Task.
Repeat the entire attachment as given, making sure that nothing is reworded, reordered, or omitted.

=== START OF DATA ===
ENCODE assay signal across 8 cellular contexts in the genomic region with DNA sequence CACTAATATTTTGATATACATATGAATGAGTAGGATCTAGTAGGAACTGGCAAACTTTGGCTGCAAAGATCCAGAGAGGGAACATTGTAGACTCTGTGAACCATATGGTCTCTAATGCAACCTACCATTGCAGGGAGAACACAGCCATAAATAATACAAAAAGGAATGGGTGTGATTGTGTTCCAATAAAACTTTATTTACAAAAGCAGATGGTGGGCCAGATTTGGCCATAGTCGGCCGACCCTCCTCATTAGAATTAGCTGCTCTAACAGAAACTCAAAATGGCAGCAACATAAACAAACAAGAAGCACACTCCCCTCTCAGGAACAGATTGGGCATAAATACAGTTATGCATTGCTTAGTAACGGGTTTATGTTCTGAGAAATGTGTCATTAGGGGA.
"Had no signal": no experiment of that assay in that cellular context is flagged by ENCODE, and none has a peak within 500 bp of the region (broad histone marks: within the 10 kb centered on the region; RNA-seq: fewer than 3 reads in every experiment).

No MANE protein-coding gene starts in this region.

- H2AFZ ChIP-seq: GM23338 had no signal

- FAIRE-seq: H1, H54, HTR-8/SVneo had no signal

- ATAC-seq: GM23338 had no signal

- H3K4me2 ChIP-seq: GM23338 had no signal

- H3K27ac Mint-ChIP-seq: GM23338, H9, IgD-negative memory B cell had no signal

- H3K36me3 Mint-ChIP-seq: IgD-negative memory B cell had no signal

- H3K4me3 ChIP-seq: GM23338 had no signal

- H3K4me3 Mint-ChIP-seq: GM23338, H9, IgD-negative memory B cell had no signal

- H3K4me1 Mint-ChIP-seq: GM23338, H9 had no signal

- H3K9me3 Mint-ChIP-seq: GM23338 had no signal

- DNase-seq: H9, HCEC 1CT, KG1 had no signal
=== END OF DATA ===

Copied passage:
ENCODE assay signal across 8 cellular contexts in the genomic region with DNA sequence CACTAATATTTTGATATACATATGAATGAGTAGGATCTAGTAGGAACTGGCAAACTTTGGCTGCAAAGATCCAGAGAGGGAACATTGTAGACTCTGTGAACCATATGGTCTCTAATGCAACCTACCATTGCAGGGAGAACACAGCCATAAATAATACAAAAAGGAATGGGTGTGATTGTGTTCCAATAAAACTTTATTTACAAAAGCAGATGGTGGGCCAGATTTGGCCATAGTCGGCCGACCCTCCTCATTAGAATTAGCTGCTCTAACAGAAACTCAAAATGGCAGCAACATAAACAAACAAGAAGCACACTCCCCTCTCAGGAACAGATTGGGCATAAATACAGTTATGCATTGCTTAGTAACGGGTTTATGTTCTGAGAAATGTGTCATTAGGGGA.
"Had no signal": no experiment of that assay in that cellular context is flagged by ENCODE, and none has a peak within 500 bp of the region (broad histone marks: within the 10 kb centered on the region; RNA-seq: fewer than 3 reads in every experiment).

No MANE protein-coding gene starts in this region.

- H2AFZ ChIP-seq: GM23338 had no signal

- FAIRE-seq: H1, H54, HTR-8/SVneo had no signal

- ATAC-seq: GM23338 had no signal

- H3K4me2 ChIP-seq: GM23338 had no signal

- H3K27ac Mint-ChIP-seq: GM23338, H9, IgD-negative memory B cell had no signal

- H3K36me3 Mint-ChIP-seq: IgD-negative memory B cell had no signal

- H3K4me3 ChIP-seq: GM23338 had no signal

- H3K4me3 Mint-ChIP-seq: GM23338, H9, IgD-negative memory B cell had no signal

- H3K4me1 Mint-ChIP-seq: GM23338, H9 had no signal

- H3K9me3 Mint-ChIP-seq: GM23338 had no signal

- DNase-seq: H9, HCEC 1CT, KG1 had no signal